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When it comes to home improvement projects, remodeling a kitchen remains one of the biggest values for dollars spent. The real estate mantra that kitchens sell a home remains true. Still, the cost to remodel a kitchen might cause sticker shock if you don't choose your updates wisely. Here's how to make large and small changes on a budget to create a beautiful and functional heart of your home.

Consider Cost-to-Value

You may be pleasantly surprised to learn that less can be more when it comes to the cost to remodel a kitchen. The 2017 national average cost-to-value figures from Remodeling Magazine show that for a minimum kitchen remodel costing $20,830, 80.2 percent of the value (or $16,699) was retained at resale. For a major kitchen remodel of $62,158, only 65.3 percent ($40,560) was retained. If you're interested in a substantial kitchen remodeling project, look into financing options that can allow you to increase the value of your home while building credit.

Give Cabinets New Life

Replacing kitchen cabinets can eat up a big chunk of your remodeling budget. If your cabinets are in good shape and you like the door style, keep them. Painting and changing the hardware on your old cabinets can make them like new.

Varnishing and painting kits make it inexpensive and easy to transform cabinets yourself. A lighter color makes the room appear larger and brighter, a bonus if there's not much natural light. If you aren't ready to go the DIY route, you can hire a professional to paint the cabinets. Hiring a pro may cost several hundred dollars, but it's still less expensive than new cabinets.

Another option is cabinet refacing, wherein a laminate or wood veneer is applied to existing cabinets. There are tutorials online, but cabinet refacing isn't for the casual DIYer. A professional cabinet refacing for a typical 10-by-12 kitchen is likely to cost between $1,000 and $3,000 for laminate, and $2,500 to $6,000 for wood veneer, according to HouseLogic.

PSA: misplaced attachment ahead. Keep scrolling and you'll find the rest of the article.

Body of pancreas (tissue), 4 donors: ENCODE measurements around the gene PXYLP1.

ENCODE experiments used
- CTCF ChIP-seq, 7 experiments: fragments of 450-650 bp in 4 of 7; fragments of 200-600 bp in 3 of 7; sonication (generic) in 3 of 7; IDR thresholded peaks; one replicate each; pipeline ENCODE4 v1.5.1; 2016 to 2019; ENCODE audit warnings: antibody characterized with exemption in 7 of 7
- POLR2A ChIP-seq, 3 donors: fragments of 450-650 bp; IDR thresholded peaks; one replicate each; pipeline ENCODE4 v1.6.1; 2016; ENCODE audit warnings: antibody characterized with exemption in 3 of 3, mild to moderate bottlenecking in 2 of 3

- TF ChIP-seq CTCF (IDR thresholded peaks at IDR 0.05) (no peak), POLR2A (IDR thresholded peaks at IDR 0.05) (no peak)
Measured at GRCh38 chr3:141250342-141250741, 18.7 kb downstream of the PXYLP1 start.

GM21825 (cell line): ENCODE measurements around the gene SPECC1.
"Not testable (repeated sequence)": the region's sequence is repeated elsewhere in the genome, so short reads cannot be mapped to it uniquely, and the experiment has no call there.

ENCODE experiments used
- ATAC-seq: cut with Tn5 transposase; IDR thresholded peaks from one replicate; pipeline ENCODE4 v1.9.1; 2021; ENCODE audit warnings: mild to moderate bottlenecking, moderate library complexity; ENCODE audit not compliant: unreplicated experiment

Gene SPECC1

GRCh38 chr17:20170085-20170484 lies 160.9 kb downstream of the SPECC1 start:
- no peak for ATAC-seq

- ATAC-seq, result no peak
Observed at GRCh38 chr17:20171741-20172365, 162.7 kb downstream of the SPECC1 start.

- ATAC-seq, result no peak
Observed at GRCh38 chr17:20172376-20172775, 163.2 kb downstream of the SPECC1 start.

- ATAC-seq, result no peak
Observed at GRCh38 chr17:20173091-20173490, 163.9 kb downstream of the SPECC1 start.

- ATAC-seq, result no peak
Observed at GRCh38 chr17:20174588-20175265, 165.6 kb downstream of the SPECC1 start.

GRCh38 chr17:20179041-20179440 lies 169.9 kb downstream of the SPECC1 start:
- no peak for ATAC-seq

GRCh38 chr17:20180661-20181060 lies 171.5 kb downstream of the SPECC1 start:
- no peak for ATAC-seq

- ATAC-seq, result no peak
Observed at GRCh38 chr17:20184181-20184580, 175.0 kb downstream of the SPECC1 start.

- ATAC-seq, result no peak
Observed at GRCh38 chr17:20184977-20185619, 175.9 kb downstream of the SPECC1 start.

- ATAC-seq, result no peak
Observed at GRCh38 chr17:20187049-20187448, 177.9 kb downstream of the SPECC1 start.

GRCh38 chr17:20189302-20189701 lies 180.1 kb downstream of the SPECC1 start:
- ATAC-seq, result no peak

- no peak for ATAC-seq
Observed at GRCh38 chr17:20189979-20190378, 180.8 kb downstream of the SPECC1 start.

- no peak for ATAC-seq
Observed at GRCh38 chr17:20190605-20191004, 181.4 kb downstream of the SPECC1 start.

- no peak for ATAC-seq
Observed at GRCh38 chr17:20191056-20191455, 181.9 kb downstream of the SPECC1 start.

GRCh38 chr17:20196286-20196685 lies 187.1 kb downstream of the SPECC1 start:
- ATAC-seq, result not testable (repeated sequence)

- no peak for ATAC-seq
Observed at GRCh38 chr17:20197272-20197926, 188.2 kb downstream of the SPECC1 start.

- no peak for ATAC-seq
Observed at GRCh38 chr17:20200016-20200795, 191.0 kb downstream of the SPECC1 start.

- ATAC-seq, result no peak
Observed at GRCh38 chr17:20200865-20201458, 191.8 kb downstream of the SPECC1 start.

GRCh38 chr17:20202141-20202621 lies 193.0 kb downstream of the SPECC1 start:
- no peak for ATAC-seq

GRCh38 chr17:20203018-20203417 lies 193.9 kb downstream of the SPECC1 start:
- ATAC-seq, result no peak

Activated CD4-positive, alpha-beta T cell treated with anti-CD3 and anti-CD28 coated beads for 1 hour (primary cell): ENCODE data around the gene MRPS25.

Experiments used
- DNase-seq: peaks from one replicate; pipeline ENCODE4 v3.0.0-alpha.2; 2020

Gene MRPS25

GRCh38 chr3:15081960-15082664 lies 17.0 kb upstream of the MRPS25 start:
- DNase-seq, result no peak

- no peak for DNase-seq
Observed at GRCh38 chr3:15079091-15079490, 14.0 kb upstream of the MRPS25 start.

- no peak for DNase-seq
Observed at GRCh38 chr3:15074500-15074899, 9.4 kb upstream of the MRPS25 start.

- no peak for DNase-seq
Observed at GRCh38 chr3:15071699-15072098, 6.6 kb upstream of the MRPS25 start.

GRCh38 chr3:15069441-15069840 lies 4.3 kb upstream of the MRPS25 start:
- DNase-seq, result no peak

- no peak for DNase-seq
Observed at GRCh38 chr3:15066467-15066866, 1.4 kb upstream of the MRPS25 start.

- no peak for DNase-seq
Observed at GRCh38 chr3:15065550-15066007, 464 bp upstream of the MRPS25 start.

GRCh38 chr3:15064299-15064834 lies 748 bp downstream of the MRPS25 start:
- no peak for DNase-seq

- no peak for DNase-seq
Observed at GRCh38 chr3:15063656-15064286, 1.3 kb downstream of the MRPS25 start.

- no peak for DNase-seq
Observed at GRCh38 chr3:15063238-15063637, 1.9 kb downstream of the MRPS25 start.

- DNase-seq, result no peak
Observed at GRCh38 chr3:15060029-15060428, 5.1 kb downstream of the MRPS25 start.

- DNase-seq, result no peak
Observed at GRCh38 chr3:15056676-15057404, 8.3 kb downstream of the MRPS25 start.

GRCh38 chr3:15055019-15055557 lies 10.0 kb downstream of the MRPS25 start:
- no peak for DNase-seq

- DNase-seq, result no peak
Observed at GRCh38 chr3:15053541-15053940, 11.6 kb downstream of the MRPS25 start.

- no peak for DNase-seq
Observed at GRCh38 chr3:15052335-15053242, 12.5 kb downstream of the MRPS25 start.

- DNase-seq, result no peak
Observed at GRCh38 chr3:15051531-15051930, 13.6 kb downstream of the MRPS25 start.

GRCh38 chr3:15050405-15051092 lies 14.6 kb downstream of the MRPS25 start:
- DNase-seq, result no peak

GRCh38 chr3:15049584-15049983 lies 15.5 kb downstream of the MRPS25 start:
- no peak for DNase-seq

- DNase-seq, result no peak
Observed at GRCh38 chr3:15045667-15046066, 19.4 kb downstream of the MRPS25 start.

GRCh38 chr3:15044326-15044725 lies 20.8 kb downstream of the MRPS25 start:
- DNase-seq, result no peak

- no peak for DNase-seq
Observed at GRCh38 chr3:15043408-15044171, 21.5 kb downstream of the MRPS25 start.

Make Smart Backsplash Choices

A backsplash is an area of water-resistant material added behind a stove or sink. Its main purpose is to prevent liquid from damaging the walls, but it also offers an opportunity to add color to a kitchen.

White "subway" tiles remain a popular backsplash material. Priced per tile, factory-made subway tiles are the economical choice. Expect to pay much more for subway tiles that are hand cut, crackled or beveled.

If a more modern design appeals to you, peel-and-stick metal tiles are an easy choice for a budget-conscious DIY backsplash. For a more classic look, pick tin ceiling tiles. These create a durable, attractive backsplash and come in a variety of painted colors.

Save on Countertops

Professionally installed granite countertops start at around $30 a square foot. Quartz, the latest craze, often costs double. Check with wholesalers and discount retailers. You can often find heavily discounted stone slabs left over from other projects. If your countertop dimensions fit, it could mean substantial savings.

Buy Appliances Right

Energy-efficient appliances may cost more, but they will save you money on utility costs. September, October and January are the best months to purchase appliances, as manufacturers introduce new models and retailers slash prices on old inventory, according to HouseLogic. (The exception is refrigerators, whose new models hit stores in spring.) To save even more, purchase a floor model. With minor scratches or dents, floor models usually have a lower price but the same warranty as a brand new appliance out of the box.

With a budget in hand, some elbow grease and smart buying decisions, the cost to remodel a kitchen won't get you in financial hot water. Remodeling your kitchen can be a sound investment that increases the value of your home and makes it a comfier place to live.

This information and recommendations contained herein is compiled from sources deemed reliable, but is not represented to be accurate or complete. In providing this information, neither KeyBank nor its affiliates are acting as your agent or is offering any tax, accounting, or legal advice.

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